September 2011
Volume 11, Issue 11
Free
Vision Sciences Society Annual Meeting Abstract  |   September 2011
Closing the Gap: Sensitivity to Real and Illusory Contours in Patients treated for Bilateral Congenital Cataracts
Author Affiliations
  • Mohini N. Patel
    Department of Psychology, Neuroscience & Behaviour, McMaster University, Hamilton, Canada
  • Bat-Sheva Hadad
    Department of Psychology, Neuroscience & Behaviour, McMaster University, Hamilton, Canada
    Department of Psychology, Emek-Yzrael College, Israel
  • Daphne Maurer
    Department of Psychology, Neuroscience & Behaviour, McMaster University, Hamilton, Canada
  • Terri L. Lewis
    Department of Psychology, Neuroscience & Behaviour, McMaster University, Hamilton, Canada
Journal of Vision September 2011, Vol.11, 1052. doi:10.1167/11.11.1052
  • Views
  • Share
  • Tools
    • Alerts
      ×
      This feature is available to authenticated users only.
      Sign In or Create an Account ×
    • Get Citation

      Mohini N. Patel, Bat-Sheva Hadad, Daphne Maurer, Terri L. Lewis; Closing the Gap: Sensitivity to Real and Illusory Contours in Patients treated for Bilateral Congenital Cataracts. Journal of Vision 2011;11(11):1052. doi: 10.1167/11.11.1052.

      Download citation file:


      © ARVO (1962-2015); The Authors (2016-present)

      ×
  • Supplements
Abstract

Early visual deprivation impairs many aspects of vision, including the perception of global form and motion (Lewis et al., 2002; Hadad et al., submitted). We examined the effect of abnormal early visual input on later sensitivity to shapes formed by real and illusory contours. Patients treated for bilateral congenital cataracts (M age = 21.6 years, range = 12.8–30.1 years; n = 9) and comparably aged visually normal controls (n = 14/age group) discriminated fat from skinny shapes formed by real and illusory contours at high support (0.5) and low support (0.2) ratios (the ratio of the physically specified contour to the total edge length). The angle of rotation of the shapes' corners increased or decreased over trials, producing fatter or skinnier shapes. We defined threshold as the smallest angle of rotation for which the shape was discriminated accurately as fat or skinny. Testing was monocular, with the patients' results divided into those for the better and worse eye, as defined by acuity and alignment history. Z-scores, based on age-appropriate norms, indicated a large deficit in the perception of both real and illusory contours in the worse eye (all ps < 0.05) but not in the better eye (all ps > 0.10) of deprived patients. To account for the deficit in processing real contours, we calculated interpolation cost (interpolated contour minus real contour divided by real contour). For each eye of patients and controls, we found a significant effect of support ratio, with higher support associated with lower cost (all ps < 0.001). However, interpolation cost did not differ significantly between patients and controls for either eye (all ps > 0.10). Therefore, although patients with early visual deprivation show overall deficits in sensitivity to shape, there is no additional loss in sensitivity to shapes formed by illusory contours.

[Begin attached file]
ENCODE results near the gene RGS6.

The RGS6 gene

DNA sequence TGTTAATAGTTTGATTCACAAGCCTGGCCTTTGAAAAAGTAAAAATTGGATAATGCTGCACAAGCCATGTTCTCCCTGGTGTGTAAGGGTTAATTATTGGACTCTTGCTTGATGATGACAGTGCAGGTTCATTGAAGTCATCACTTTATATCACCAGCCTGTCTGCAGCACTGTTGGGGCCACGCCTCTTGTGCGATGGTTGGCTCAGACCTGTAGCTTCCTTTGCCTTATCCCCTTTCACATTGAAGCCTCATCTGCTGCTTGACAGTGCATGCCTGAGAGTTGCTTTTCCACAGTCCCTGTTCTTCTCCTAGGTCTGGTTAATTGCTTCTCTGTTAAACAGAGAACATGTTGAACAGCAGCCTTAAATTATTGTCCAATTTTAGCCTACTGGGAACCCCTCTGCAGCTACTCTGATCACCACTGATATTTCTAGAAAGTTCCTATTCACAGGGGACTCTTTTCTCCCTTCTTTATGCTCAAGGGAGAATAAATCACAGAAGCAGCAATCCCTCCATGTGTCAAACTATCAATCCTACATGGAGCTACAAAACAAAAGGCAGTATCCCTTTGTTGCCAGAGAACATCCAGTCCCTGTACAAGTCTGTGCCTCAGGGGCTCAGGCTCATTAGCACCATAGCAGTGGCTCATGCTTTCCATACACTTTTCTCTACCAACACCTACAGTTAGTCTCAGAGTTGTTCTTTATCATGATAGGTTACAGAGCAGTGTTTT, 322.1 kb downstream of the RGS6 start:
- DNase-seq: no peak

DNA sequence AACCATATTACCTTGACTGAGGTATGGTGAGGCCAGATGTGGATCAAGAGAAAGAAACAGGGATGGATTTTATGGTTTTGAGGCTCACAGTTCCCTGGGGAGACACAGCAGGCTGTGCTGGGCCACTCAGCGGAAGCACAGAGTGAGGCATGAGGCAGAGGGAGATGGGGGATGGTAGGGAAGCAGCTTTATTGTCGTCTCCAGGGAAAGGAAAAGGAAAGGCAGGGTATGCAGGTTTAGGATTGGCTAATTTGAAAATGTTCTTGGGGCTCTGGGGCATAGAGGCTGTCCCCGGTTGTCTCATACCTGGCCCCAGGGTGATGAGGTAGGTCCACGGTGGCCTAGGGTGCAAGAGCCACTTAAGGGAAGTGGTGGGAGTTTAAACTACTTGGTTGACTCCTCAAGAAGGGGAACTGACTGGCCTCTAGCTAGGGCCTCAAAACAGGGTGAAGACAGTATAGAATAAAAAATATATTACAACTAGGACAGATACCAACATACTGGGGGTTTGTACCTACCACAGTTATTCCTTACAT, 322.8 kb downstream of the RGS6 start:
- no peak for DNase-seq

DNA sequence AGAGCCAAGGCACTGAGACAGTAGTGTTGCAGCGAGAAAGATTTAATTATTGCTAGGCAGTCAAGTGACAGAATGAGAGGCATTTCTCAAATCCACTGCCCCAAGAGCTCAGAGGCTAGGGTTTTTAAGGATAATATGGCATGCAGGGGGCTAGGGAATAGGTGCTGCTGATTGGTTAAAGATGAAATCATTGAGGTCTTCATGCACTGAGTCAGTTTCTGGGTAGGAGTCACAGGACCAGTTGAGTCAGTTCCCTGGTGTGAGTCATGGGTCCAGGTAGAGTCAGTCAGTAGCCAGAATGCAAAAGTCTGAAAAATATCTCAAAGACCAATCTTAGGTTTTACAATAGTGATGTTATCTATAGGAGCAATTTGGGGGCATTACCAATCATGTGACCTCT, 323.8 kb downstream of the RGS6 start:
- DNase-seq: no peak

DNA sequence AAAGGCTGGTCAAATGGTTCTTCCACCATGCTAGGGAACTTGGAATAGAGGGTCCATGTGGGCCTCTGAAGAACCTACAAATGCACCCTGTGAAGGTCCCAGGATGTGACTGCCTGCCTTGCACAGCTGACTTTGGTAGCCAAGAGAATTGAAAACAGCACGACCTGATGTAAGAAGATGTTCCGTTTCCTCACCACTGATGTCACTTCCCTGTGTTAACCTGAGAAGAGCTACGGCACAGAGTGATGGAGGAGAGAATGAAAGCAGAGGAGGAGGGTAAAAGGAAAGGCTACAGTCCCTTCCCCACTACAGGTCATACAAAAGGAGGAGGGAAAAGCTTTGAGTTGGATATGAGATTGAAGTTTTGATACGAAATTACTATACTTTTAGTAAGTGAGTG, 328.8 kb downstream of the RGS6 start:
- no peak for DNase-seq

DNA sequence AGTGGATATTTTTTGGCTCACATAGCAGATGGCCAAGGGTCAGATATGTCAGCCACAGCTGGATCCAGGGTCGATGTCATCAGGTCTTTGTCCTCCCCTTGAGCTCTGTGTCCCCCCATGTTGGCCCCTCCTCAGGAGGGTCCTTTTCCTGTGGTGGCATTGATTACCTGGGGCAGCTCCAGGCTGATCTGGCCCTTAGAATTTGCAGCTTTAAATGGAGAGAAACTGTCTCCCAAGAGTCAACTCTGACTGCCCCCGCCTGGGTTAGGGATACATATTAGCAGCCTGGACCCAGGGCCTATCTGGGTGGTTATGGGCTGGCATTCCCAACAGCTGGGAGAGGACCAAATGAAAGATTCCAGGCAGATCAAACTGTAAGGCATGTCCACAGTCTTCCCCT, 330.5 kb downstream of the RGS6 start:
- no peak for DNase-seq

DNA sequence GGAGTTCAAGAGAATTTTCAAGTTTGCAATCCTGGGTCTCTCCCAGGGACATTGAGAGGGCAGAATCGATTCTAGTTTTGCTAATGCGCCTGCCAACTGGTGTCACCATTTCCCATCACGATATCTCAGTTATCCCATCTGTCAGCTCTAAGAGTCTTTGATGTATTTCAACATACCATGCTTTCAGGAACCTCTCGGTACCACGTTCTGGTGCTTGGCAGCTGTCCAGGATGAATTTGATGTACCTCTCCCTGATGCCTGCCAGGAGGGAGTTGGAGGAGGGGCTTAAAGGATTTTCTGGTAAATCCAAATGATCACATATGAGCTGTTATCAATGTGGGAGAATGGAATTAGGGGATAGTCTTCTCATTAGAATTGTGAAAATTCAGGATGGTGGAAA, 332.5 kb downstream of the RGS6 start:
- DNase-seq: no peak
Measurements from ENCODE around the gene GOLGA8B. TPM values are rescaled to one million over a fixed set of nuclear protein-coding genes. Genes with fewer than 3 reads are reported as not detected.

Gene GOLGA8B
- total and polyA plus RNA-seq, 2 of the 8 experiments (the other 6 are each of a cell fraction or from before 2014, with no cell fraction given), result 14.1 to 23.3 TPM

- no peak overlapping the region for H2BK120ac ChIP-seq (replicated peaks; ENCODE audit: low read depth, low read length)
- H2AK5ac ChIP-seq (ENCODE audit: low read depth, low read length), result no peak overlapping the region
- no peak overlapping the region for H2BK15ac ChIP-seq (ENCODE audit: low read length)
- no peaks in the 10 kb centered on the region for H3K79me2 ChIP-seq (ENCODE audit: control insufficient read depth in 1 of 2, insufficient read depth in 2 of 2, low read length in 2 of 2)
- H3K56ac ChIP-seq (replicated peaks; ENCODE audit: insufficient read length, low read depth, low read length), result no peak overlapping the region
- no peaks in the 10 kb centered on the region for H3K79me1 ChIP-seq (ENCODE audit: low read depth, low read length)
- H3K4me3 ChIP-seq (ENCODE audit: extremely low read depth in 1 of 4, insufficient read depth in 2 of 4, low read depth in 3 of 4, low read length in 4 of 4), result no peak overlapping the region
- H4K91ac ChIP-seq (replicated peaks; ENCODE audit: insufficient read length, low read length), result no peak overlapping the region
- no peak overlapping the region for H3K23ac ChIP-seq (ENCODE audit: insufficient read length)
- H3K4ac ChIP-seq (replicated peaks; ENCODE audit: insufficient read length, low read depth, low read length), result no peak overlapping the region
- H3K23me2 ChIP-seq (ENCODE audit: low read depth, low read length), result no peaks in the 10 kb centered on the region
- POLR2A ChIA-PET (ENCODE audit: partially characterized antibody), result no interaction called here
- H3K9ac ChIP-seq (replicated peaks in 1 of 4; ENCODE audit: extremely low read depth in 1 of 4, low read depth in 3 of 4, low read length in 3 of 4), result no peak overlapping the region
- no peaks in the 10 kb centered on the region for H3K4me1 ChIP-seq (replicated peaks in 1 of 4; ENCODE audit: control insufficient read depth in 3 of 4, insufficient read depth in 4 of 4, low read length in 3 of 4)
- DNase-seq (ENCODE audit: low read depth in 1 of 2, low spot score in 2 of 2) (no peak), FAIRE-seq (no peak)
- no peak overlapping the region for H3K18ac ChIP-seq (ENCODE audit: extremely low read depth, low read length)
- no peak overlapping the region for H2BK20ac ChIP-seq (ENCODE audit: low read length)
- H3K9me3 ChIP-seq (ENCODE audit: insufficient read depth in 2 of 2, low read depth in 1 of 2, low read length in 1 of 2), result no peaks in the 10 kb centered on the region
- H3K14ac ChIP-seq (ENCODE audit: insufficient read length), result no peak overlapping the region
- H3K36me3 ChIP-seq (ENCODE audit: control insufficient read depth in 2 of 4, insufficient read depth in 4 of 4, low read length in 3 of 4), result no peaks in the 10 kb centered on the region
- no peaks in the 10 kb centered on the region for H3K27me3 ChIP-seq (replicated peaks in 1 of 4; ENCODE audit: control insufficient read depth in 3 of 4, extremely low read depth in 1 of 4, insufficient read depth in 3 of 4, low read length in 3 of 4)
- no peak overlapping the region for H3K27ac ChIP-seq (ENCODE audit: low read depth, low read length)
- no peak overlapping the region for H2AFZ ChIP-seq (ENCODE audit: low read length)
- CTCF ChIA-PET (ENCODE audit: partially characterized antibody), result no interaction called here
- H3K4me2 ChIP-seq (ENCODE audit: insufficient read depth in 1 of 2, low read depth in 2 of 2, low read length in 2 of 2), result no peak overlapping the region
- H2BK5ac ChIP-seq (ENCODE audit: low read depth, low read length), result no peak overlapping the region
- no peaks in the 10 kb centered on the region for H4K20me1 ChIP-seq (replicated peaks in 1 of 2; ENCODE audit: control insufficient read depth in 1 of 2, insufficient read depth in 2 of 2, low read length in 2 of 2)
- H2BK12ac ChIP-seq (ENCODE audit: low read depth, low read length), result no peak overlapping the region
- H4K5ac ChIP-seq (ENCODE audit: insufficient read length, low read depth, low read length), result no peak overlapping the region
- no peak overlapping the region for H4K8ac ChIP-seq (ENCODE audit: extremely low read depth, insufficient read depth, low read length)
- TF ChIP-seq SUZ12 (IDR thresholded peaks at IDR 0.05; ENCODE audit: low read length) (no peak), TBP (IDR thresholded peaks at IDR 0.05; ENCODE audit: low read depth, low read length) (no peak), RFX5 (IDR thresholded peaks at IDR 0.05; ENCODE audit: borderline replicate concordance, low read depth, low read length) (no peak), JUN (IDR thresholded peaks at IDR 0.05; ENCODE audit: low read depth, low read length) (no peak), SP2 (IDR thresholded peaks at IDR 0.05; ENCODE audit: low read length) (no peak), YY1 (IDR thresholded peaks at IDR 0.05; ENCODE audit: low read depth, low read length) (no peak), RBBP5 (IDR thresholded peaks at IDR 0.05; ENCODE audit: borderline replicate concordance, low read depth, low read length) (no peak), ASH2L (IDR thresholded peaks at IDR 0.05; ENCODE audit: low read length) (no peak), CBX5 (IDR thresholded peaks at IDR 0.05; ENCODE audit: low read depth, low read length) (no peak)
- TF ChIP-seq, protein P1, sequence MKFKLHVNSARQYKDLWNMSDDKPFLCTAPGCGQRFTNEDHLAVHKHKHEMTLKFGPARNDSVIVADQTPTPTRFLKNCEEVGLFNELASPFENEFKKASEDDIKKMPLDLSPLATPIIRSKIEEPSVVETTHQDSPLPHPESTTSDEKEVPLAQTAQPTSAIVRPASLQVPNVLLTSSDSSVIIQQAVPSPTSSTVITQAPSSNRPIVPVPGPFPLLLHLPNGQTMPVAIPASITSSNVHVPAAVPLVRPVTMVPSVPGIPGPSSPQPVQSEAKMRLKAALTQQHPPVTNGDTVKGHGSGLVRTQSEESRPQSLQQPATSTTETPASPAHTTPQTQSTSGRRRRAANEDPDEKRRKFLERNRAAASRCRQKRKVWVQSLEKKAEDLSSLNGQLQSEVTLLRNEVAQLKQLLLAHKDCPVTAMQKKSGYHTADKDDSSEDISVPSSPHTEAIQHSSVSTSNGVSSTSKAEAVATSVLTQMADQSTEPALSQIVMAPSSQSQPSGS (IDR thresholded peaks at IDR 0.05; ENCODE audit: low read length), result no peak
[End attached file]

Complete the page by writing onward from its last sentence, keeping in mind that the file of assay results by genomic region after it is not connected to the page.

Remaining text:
Canadian Institutes of Health Research (grant# MOP 36430). 
×
×

This PDF is available to Subscribers Only

Sign in or purchase a subscription to access this content. ×

You must be signed into an individual account to use this feature.

×